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        Major maritime task force role for regional partners in GCC


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        Bahrain’s impressive navy officers, alongside their counterparts from Saudi Arabia, are being lined up to lead a maritime security task force which has been set up exclusively to safeguard regional waters.

        A Saudi border guard watches as he stands in a boat off the coast of the Red Sea on Saudi Arabias maritime border with Yemen, near Jizan

        The International Maritime Security Construct (IMSC), operating since 2019, has so far been commanded by seven commanders, all from the UK or US Navy.

         

        The tide is turning towards a regional defence structure to deter maritime threats led by Gulf allies, according to IMSC’s present commander Royal Navy Commander Commodore Don Mackinnon.

        IMSC comprises of nine countries including three GCC nations – the UAE, Saudi Arabia and Bahrain. It has been heavily staffed by British and American personnel, however the staff composition has gradually changed with more regional officers assuming leadership roles, said Cdr Mackinnon.

        “Ultimately, our ambition for IMSC is that down the line, we will look to transition IMSC into something that is led by regional partners,” he told the GDN in an exclusive interview.

        “In the future, my job could be done by an officer from Bahrain or Saudi Arabia – we’re not quite there yet, but we’re moving towards it. It’s a realistic aspiration.”

        When IMSC as set up in November 2019 it was commanded by US Navy Rear Admiral Alvin Bull Holsey. Royal Navy Commander Commodore James Parkin took over IMSC in January 2020, followed by Royal Navy Commander Commodore Robert Bellfield who assumed office in April 2020.

        He relinquished his office to UK’s Commodore Craig Wood in November that year and in March last year UK’s Commodore Adrian Fryer took charge. In July last year UK’s Commodore Gordon Ruddock took charge who relieved his office in November to Cdr Mackinnon.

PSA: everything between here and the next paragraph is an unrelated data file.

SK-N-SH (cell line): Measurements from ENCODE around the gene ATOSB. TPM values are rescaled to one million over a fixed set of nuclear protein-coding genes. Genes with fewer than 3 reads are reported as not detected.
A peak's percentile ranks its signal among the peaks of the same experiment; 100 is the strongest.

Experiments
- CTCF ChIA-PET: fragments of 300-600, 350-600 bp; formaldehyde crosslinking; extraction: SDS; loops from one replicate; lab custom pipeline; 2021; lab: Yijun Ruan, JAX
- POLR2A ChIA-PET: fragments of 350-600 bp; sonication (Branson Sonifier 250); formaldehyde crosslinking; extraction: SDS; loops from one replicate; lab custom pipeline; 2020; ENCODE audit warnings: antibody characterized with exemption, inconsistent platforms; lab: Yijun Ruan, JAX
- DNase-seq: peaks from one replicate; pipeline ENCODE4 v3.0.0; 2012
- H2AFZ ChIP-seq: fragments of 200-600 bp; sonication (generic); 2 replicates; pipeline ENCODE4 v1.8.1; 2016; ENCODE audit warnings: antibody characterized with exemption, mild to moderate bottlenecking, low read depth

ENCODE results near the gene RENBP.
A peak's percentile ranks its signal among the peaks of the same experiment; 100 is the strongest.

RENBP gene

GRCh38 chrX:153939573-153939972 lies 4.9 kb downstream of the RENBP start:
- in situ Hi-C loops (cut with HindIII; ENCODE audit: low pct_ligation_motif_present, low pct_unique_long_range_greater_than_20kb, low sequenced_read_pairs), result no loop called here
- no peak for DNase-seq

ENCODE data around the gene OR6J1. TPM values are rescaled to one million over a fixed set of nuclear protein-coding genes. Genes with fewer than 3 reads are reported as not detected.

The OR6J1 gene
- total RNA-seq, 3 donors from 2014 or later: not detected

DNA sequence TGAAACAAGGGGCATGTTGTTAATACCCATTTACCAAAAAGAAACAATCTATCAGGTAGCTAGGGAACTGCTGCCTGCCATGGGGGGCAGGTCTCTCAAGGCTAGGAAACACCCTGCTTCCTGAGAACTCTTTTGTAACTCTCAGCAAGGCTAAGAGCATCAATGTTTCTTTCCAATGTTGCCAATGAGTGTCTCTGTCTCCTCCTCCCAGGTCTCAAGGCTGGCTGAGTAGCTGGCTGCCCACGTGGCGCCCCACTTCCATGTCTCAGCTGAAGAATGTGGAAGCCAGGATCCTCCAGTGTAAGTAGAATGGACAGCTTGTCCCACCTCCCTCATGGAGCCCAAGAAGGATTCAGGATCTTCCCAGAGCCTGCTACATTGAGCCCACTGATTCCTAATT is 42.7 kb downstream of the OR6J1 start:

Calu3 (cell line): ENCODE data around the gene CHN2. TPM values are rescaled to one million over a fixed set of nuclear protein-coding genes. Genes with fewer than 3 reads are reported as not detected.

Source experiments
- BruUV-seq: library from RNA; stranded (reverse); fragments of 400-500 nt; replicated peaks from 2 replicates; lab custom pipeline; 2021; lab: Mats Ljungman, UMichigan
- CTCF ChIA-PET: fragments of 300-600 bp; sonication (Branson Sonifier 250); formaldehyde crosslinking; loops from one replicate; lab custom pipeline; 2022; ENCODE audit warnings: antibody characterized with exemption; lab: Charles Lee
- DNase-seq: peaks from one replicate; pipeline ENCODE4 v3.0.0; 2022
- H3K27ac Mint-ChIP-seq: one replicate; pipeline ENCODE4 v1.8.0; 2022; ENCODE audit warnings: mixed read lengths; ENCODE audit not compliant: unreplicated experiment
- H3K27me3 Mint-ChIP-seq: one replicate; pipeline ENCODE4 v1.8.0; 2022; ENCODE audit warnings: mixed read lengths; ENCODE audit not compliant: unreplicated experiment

“We have changed the composition of the staff overall – when we started in 2019 the IMSC was quite heavily US-UK focused with a small interaction from GCC partners,” added Cdr Mackinnon.

        “Today, about a third of my staff members are from the GCC which is fantastic. We’re continuing to increase that number, not only in terms of headcount, but also in terms of levels of responsibility.

        “So increasingly, we’re seeing more of our GCC partners stepping into more senior roles – soon I’ll have a new head of department joining from Saudi Arabia who will be my first head of department from a GCC partner.

        “I’m also having a deputy head of department coming from Bahrain. Most of my departments would be run by UK / US officers and what we’ve been trying to do is move that across to meet more of our regional partners coming in.

        “So not only do I have watch-standers, and analysts, I also have more senior people coming into leadership roles.”

        The other member nations on IMSC are Albania, Estonia, Lithuania, UK, US and Romania which joined last month.

        “At any given day, I would have anywhere between eight and 10 Bahrain officers and staff with me working with me,” added Cdr Mackinnon from Glasgow who was the first commanding officer of the Naval Support Facility when it was set up in 2017.

        “I have a number of Bahrainis as watch standers, I have some intelligence analysts, and, of course, they (Bahrain Royal Navy) provide ships and assets at sea as well.

        “In fact, without the contribution of Bahrain and all of our partners – we couldn’t do it,” added the veteran who served as the deputy commander of the UK Maritime Component Command (UKMCC) until 2018.

        His earlier stints in Bahrain include that of his visits afloat with ships in 2003 and in 2007 to 2008 and ashore with CTF-150 in Bahrain in 2004 and 2006 as a staff officer.

        IMSC, a response to an increase in threats to the freedom of navigation and free flow of trade in the international waters of the Middle East region, and its operational arm CTF Sentinel, focus on key waterways in the Arabian Gulf, Strait of Hormuz, the Bab Al Mandeb Strait, and the Gulf of Oman.

        From November until last week 1,290 IMSC-flagged vessels successfully transited these waterways. CTF Sentinel has delivered 2,970 surface points of presence and 1,170 hours of airborne over watch from December.

        Source: Zawya